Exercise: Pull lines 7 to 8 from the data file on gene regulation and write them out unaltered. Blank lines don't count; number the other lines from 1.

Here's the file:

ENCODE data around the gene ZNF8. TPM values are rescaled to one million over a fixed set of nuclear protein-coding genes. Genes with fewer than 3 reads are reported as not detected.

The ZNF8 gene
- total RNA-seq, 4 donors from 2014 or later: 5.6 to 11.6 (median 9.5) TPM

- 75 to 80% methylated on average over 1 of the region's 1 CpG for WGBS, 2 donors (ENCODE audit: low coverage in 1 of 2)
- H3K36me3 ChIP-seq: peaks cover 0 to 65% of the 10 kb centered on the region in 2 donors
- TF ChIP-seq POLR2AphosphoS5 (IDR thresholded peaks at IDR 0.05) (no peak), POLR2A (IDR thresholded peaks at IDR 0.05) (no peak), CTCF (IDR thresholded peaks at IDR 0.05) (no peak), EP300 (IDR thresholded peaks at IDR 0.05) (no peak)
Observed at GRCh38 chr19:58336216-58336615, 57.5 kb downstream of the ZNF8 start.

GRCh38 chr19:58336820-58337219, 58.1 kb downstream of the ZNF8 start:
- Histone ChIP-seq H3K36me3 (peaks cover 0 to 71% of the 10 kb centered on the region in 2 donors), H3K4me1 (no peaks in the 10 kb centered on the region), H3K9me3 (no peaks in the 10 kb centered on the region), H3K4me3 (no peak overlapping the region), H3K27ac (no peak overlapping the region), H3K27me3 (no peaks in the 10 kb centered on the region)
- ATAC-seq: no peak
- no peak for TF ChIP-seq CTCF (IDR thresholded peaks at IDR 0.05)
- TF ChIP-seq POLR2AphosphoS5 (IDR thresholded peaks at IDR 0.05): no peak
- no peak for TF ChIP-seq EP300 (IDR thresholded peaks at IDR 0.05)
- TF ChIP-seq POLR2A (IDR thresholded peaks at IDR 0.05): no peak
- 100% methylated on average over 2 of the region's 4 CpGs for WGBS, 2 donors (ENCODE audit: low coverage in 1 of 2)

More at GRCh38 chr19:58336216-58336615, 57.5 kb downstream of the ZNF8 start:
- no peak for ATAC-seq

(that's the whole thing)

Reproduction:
Observed at GRCh38 chr19:58336216-58336615, 57.5 kb downstream of the ZNF8 start.

GRCh38 chr19:58336820-58337219, 58.1 kb downstream of the ZNF8 start: